It started out simple enough. Matthew Inman is a web cartoonist who maintains a little site that you might have heard of called The Oatmeal. Over a year ago, Inman noticed that his content was being “re-hosted” on another site, FunnyJunk.com, without his consent. When you’re on the web, you get that this happens. It isn’t fair, legal or okay, but it happens – and there are ways to deal with this kind of piracy (check back later today for a guest post on this very issue).
Inman decided to deal with it by publicly accusing FunnyJunk of stealing his content for money. Apparently, in response, FunnyJunk initially took the images down but since then, Inman says “they’ve practically stolen my entire website and mirrored it on FunnyJunk.”
How many images are we talking? Inman writes that there are 926 images just from his site alone.
But Inman didn’t do much else. He decided to take the “catch more flies with honey” approach and be polite, writing:
I realize that trying to police copyright infringement on the internet is like strolling into the Vietnamese jungle circa 1964 and politely asking everyone to use squirt guns. I know that if FunnyJunk disappeared fifty other clones would pop up to take its place overnight, but I felt I had to say something about what they’re doing.
So game over, right?
The lawyers got involved (I can say this with an appropriate eyeroll because I am a lawyer). Charles Carreon was hired by FunnyJunk.com to do some legal work for the site. When he came across The Oatmeal’s site, he sent a lawyerly letter accusing Inman of defamation and asking for $20,000 in damages. No, I didn’t get that backwards. FunnyJunk, the site which Inman claims stole his content, demanded money damages from Inman.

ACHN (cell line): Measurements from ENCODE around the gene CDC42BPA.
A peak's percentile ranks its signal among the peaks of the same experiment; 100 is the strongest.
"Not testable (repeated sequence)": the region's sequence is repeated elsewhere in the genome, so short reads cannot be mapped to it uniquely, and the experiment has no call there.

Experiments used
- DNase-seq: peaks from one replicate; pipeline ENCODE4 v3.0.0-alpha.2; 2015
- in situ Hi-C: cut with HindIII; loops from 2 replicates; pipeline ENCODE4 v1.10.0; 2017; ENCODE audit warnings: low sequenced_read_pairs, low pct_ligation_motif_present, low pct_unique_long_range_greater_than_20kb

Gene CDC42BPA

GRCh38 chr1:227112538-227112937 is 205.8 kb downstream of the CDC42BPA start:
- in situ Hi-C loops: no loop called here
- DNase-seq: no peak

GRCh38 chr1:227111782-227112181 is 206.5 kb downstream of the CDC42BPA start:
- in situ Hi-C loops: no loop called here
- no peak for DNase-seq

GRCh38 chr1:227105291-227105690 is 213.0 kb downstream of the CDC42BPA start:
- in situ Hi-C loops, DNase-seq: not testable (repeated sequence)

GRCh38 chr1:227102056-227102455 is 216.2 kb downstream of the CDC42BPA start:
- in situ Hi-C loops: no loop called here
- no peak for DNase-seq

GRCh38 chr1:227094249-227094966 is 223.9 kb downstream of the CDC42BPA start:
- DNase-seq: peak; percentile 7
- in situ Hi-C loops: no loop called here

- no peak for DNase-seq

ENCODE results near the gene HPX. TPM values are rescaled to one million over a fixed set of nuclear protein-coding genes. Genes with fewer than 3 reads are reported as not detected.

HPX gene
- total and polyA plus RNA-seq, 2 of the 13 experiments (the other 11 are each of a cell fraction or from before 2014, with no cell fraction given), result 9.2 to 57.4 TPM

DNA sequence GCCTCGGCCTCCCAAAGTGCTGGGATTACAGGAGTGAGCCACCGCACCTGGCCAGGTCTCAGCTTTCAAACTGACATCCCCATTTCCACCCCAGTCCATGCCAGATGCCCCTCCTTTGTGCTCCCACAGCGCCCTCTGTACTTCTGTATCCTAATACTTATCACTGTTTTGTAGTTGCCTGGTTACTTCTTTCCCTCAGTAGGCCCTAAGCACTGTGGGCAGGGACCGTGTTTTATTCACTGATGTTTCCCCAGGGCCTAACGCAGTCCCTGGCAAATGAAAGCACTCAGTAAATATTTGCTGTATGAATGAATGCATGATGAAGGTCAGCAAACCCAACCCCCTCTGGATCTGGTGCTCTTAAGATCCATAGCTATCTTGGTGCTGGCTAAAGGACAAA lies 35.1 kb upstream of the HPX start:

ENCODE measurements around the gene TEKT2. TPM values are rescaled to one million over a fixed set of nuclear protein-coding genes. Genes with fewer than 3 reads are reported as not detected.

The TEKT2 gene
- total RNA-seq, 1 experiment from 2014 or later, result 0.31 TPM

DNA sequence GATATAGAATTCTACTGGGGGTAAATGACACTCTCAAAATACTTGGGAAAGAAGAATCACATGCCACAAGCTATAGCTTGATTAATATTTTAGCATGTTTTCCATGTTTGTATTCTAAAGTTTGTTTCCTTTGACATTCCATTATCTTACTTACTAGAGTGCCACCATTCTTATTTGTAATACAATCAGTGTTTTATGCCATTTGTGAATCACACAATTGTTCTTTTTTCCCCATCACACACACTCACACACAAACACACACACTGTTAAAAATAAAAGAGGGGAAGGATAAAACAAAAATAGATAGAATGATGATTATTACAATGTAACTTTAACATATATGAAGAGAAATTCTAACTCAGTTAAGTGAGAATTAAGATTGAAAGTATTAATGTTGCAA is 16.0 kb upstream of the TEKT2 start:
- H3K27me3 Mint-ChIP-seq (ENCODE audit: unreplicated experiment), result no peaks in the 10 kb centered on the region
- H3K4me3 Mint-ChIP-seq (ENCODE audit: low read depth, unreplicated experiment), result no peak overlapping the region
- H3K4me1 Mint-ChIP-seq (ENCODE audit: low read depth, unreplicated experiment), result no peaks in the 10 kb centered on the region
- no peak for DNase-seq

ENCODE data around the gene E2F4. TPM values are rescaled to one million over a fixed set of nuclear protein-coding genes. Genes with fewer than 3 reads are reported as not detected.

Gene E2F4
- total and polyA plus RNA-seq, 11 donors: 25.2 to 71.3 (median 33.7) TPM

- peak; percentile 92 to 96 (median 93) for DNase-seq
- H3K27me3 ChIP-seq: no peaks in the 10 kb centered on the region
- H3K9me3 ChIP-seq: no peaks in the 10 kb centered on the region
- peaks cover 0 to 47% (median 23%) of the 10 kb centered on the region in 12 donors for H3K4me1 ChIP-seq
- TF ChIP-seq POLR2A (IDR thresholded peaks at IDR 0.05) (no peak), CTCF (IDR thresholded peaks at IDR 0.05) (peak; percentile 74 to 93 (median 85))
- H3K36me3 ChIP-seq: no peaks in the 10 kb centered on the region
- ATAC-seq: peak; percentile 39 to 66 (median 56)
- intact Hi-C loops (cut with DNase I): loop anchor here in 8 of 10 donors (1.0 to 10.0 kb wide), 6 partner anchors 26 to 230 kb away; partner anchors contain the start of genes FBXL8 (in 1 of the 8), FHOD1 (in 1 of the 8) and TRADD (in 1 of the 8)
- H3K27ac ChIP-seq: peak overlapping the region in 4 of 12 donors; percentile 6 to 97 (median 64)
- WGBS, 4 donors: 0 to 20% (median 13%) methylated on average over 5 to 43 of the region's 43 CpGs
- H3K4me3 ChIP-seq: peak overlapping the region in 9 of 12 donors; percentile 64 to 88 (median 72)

Inman posted the letter on his website and pondered his next move. And by pondered, I mean that he mocked the letter – a little – and advised his readers that he had a better idea:
1. I’m going to try and raise $20,000 in donations.
2. I’m going to take a photo of the raised money.
3. I’m going to mail you that photo, along with this drawing of your mom seducing a Kodiak bear.
4. I’m going to take the money and donate one half to the National Wildlife Federation and the other half to the American Cancer Society.
The campaign, “Operation BearLove Good. Cancer Bad” went live on Indiegogo. As of today – with just over a week to go – the campaign has raised:
Indiegogo is a platform that helps folks fundraise. It’s free to join but there is a fee on any money that is raised: 4% of the money you raise if you meet your goal or 9% if you do not meet your goal. In addition, there are the normal fees for administration of payments (if you’ve ever worked with PayPal or a credit card processing service, you know the deal).
The company itself isn’t tax-deductible and it doesn’t bill itself as such. Further, it warns consumers that most campaigns on the site are not deductible and that campaigns may offer tax deductions on contributions only if they are set up as a 501(c)(3) non-profit and only receive funds into their non-profit PayPal account. Proof of tax exempt status is required (here’s how that works using IndieGoGo and PayPal). Of course, all of this should make sense to you if you read the blog on a regular basis since fundraising for a cause that you might think is just isn’t enough to be tax deductible: you must have status from IRS.